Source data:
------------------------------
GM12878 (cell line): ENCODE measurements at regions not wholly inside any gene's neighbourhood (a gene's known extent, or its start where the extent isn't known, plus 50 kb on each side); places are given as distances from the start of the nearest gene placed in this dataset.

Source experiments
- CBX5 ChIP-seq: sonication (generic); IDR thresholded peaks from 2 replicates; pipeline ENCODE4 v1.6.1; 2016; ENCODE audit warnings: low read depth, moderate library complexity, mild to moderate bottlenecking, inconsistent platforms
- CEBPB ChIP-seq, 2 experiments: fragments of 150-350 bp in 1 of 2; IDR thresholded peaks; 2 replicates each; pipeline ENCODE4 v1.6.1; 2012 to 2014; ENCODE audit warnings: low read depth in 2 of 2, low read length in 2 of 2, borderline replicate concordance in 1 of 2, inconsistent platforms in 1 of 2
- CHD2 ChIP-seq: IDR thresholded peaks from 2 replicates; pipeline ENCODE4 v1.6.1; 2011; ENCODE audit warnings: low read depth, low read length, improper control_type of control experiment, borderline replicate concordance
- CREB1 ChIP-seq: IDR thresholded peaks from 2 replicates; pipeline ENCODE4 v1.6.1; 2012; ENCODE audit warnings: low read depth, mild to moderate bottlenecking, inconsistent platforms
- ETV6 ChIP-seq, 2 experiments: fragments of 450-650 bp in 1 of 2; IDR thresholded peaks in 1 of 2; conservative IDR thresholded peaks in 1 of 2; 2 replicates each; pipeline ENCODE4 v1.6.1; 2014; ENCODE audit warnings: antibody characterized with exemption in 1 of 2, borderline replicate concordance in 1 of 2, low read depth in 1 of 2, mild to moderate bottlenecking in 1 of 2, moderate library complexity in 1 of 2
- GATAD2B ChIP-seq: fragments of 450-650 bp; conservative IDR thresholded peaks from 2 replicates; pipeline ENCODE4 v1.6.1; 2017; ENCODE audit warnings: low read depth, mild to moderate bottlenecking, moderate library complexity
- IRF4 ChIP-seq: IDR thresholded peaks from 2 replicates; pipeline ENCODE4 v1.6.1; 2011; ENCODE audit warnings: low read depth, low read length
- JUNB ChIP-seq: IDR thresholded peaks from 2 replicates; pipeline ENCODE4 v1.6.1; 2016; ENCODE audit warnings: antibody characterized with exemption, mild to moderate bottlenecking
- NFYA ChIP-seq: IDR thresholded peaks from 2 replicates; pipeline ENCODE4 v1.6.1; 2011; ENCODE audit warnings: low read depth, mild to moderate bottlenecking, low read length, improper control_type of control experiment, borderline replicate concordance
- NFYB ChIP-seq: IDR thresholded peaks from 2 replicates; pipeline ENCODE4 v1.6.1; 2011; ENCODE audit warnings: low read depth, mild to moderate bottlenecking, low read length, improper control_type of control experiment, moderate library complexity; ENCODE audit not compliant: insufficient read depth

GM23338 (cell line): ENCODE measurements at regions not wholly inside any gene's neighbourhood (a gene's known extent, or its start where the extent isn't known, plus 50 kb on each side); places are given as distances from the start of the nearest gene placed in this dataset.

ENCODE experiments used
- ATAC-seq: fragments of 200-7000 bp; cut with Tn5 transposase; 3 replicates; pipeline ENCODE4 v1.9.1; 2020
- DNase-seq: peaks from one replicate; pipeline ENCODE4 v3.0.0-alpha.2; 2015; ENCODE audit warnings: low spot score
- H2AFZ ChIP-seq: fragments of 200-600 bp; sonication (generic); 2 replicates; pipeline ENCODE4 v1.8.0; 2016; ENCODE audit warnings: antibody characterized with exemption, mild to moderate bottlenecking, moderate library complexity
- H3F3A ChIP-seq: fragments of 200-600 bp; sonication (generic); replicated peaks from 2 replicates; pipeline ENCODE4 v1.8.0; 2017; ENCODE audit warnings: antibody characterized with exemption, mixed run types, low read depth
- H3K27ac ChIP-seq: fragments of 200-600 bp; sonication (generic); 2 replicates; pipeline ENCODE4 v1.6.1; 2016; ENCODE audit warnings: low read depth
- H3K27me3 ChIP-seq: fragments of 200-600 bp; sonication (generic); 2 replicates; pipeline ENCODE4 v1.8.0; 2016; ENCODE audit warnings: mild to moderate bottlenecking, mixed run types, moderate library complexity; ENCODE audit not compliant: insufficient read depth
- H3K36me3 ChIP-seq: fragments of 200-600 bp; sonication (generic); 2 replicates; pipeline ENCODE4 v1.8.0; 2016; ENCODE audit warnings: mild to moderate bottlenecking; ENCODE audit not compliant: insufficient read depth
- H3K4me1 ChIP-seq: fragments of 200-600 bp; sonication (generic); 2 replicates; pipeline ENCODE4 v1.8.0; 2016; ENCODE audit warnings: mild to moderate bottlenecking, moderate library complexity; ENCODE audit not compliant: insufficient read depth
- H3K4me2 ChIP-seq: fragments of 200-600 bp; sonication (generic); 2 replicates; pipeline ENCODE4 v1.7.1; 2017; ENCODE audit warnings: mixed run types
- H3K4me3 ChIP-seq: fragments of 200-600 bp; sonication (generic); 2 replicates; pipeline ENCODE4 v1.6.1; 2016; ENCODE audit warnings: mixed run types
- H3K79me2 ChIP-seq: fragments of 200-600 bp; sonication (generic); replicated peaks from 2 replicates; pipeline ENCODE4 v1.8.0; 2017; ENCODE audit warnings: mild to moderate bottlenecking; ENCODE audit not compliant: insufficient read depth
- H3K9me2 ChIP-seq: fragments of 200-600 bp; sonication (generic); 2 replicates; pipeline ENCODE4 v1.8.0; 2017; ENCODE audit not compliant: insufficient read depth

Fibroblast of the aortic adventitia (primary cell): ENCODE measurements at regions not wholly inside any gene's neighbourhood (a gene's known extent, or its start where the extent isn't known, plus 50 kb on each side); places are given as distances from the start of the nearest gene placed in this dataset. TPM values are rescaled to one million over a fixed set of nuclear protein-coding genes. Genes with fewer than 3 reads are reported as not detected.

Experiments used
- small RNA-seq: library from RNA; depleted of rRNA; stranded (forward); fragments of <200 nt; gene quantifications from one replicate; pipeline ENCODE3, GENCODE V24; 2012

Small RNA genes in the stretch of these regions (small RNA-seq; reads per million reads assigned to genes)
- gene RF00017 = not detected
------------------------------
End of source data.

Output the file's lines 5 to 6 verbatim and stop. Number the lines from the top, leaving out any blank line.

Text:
- CHD2 ChIP-seq: IDR thresholded peaks from 2 replicates; pipeline ENCODE4 v1.6.1; 2011; ENCODE audit warnings: low read depth, low read length, improper control_type of control experiment, borderline replicate concordance
- CREB1 ChIP-seq: IDR thresholded peaks from 2 replicates; pipeline ENCODE4 v1.6.1; 2012; ENCODE audit warnings: low read depth, mild to moderate bottlenecking, inconsistent platforms